More about xildebug

Yesterday I tweeted a render of a board I’ve made called xildebug mini and I realized that I never really covered what the original xildebug is and what are our plans at xil.se in regards to it. So here’s a post explaining a bit more about the project and the new board.

To start with, here is the xildebug mini render mentioned above:

Like the tweet mentions, it is a simplified version of the xildebug board, which you can see in this tweet:

The original xildebug board is planned to be a (almost)-all-in-one helper board for firmware developers and it came to life when we (@kbeckmann, @enjens and I) realized that there are multiple boards that can provide parts of the functionality we’re looking for, but there is no one solution.

And what we were looking for was a board that can do flashing, debugging, UART, variable power, current consumption measurements and a few GPIOs to control from the PC. Like I said, there are already boards that can do each of those things separately but none of them can do all, which is what we wanted.

Here’s what we came up with:

  • STM32L433 as the MCU because it supports crystal-less USB and has a pretty good ADC, which is important for the current measurement part
  • MAX14662 I2C analog switch to be able to disconnect the DUT pins from the MCU so no current is leaked
  • MIC5219 variable LDO + MCP4018 I2C potentiometer to control the voltage easily
  • a bunch of high-precision resistors +Β TS5A3167 analog switches so we can measure current consumption based on the voltage drop over those resistors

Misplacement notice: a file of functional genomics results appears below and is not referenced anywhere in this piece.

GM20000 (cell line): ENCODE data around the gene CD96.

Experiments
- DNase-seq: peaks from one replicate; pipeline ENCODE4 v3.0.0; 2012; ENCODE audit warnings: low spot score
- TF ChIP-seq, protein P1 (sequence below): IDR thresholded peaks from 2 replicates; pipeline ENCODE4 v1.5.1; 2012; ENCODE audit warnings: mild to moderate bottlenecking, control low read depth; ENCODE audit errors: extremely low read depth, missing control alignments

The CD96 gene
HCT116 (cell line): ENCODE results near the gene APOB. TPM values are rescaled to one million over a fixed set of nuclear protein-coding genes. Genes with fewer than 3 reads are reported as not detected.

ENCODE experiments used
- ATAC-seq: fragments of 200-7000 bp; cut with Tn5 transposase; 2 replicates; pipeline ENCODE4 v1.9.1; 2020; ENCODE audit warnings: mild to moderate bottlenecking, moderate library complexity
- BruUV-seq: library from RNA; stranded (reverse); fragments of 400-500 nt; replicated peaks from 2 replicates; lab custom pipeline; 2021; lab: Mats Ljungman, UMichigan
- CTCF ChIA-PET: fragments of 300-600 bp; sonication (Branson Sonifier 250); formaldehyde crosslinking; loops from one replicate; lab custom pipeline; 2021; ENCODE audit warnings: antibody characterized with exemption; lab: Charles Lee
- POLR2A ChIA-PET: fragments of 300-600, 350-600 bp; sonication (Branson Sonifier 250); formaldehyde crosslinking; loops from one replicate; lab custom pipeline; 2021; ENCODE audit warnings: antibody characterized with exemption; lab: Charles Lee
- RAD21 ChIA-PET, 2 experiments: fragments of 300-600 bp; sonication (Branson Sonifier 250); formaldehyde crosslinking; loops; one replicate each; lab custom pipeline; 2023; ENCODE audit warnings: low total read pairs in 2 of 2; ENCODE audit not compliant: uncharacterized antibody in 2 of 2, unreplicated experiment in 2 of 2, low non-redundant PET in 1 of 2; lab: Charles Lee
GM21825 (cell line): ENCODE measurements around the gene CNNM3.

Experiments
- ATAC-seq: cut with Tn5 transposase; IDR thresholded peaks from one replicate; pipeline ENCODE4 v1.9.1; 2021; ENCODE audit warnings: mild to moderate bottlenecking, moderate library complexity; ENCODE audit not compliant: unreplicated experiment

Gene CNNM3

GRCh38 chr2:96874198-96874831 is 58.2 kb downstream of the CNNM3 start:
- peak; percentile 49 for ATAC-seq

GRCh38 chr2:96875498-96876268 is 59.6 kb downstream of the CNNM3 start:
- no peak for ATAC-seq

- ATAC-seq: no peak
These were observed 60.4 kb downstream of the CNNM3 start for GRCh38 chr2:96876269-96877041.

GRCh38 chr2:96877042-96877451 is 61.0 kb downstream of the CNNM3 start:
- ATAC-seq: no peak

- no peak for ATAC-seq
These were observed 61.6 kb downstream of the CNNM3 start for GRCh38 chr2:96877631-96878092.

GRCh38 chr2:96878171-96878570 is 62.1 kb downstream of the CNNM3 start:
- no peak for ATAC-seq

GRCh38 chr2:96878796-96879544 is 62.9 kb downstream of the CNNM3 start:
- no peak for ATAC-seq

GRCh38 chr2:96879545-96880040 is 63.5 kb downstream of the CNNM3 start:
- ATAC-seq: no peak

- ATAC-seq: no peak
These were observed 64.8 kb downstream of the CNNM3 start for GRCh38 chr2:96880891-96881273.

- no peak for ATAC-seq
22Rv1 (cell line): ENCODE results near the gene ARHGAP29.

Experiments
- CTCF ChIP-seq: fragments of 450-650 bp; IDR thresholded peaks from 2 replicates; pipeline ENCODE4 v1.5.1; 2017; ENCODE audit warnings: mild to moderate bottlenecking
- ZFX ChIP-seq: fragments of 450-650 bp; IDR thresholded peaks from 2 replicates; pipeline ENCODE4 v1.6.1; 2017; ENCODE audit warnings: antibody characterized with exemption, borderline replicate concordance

The KiCad files are available here: click.

From the software side (available here), we have a FreeRTOS-based system which uses USB CDC to interface the DUT UART to the PC, USB HID which allows us to use OpenOCD to flash and debug other boards (we use ARM’s DAPLink code to implement the CMSIS-DAP protocol) and we are working on providing the current consumption data and voltage control over USB. We plan to have a Qt GUI for viewing the current consumption graph, as well as triggering on specific values. This is something that we will be looking into during the incoming hackcation.

We also want to be able to toggle a few GPIOs from the PC, this way those GPIOs could be connected, for example, to the DUTs buttons, so one could use simple scripts to automate putting the DUT in different power states and measuring power consumption.

There are a lot of cool things that can be done with all that functionality packed into one board, for example it would be possible to trigger a breakpoint if current consumption becomes too high. It should also be possible to simulate batteries using the variable power source if we had a profile of how voltage changes in a battery as it gets discharged.

As for the mini version, it only has the UART, CMSIS-DAP and GPIO functionality, no variable power or current consumption. While this makes it a very simple board, I think even such a tool has its value and the BOM should be no more than $10.

This concludes a short description of our xildebug project, let me know if there are any questions or suggestions, we are open to hearing new ideasΒ πŸ™‚

4 Responses

  1. Anders Westrup says:

    Have you thought of exposing the gpio pins as a logic analyser?

  2. arturo182 says:

    Yes we did, it’s something to look into later later πŸ˜‰ Could use a fpga to offload the MCU and some sdram to store the values, there’s but that complicates the design even more 😊

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